Now the question is how long the cheering will last. Although Weidmann won a battle with his successful handling of the special drawing rights issue, he certainly hasn't won the war. Last week, as it became increasingly clear that the Italian debt crisis was coming to a head, there were growing calls for a massive intervention by the European Central Bank, and they were supported by credible arguments.
In the crisis, the ECB has proven to be the only functioning institution that can make a stand against global speculators and expect to succeed. If it pledged to buy unlimited amounts of sovereign bonds to keep the yields on those bonds low, not even the wealthiest hedge fund would dare to speculate against it.
Keeping the speculators in check is a laudable goal. The only problem, in Weidmann's opinion, is that a victory over speculators would come at too high a price. The central bankers know perfectly well that by purchasing bonds, they are serving policymakers and jeopardizing their real function of keeping prices stable.
When the ECB buys bonds today, it is still taking just as much money out of the market as it is injecting into it. Experts call this "sterilizing." The goal is to ensure that the money supply does not grow excessively, thus reducing the risk of inflation.
However, the process only remains unproblematic as long as the interventions in bond markets are kept within reasonable limits. But now that they are propping up Italy, the central bankers in Frankfurt have had to inject more and more money into the market to achieve any effect at all.
Weidmann feels that these interventions are completely unnecessary. Italy, unlike Greece, is not bankrupt, he says. On the contrary, the country is very prosperous and could easily raise money by, for example, increasing taxes.
Last week, it became apparent that the ECB's money hose can achieve little in the long term. The more the political crisis intensified, the more billions the ECB had to spend on Italian sovereign debt, because no one else wanted to invest in the bonds. Banks and other major investors, fearing that they would soon be faced with high losses, as with Greek bonds, threw their Italian bonds on the market.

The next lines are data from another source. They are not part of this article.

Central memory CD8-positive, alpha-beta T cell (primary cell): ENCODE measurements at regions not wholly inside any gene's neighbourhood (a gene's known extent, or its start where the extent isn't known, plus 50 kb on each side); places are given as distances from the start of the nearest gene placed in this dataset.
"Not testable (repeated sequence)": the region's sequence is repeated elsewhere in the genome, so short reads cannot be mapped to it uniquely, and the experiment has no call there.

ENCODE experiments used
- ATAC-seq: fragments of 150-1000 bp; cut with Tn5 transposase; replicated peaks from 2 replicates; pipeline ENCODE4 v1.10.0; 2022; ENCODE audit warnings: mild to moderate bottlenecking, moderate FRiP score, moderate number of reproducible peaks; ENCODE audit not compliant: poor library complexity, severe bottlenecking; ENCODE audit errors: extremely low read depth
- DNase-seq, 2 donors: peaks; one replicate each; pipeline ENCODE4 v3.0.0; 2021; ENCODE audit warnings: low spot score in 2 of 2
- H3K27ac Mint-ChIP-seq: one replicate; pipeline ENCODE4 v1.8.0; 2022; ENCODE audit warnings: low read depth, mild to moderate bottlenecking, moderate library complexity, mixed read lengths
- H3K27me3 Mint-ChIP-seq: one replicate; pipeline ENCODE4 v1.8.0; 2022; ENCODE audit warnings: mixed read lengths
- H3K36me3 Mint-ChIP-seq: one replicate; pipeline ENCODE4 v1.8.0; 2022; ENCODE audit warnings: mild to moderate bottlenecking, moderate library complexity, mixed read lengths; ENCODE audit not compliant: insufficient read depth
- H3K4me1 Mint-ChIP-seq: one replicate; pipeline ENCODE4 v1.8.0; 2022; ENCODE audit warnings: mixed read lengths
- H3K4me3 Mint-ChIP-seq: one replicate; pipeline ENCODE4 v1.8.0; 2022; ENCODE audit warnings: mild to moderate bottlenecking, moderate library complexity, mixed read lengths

Traders reported that the ECB bought up bonds worth significantly more than 10 billion ($1.37 billion) last week alone. But yields kept on climbing, despite the interventions, topping 7 percent by the middle of last week. The market for Italian government bonds is simply too big. Only when a political solution to Italy's crisis was in the works did rates fall again.
If the country doesn't get its problems under control, the ECB will have to intervene to the tune of billions. The consequences would be considerable. If monetary watchdogs are unable to reel in liquidity, the money supply will expand and, sooner or later, will lead to rising prices.
One of the biggest fears of critics of the bond-purchase programs is that they will deprive governments of any incentive to sort out their finances on their own. When the ECB decided in August to buy Italian bonds, Berlusconi, trusting in the Frankfurt-based rescuers, cut back his austerity program. As in the case of Greece, valuable time was lost without structural reforms being addressed -- and everything just got worse.
"Here in Europe, we spent a year and a half talking about irrelevant alternatives," says former Bundesbank President Axel Weber, who is currently teaching at the University of Chicago and is in a position to express inconvenient truths. "All previous ideas follow the principle: How can I use other people's money to help myself?"
Since August, the ECB's bond purchases have doubled to more than 180 billion. This is only a fraction of the amount that the American central bank, the Fed, has spent on treasury bonds since the financial crisis. But in the United States, the liability rests with the federal government and not with the individual states. In Europe, by contrast, the Germans always bear 27 percent of the risk, corresponding to their share of the ECB's capital. If the securities were downgraded as a result of a national bankruptcy, German taxpayers would have to cover the losses.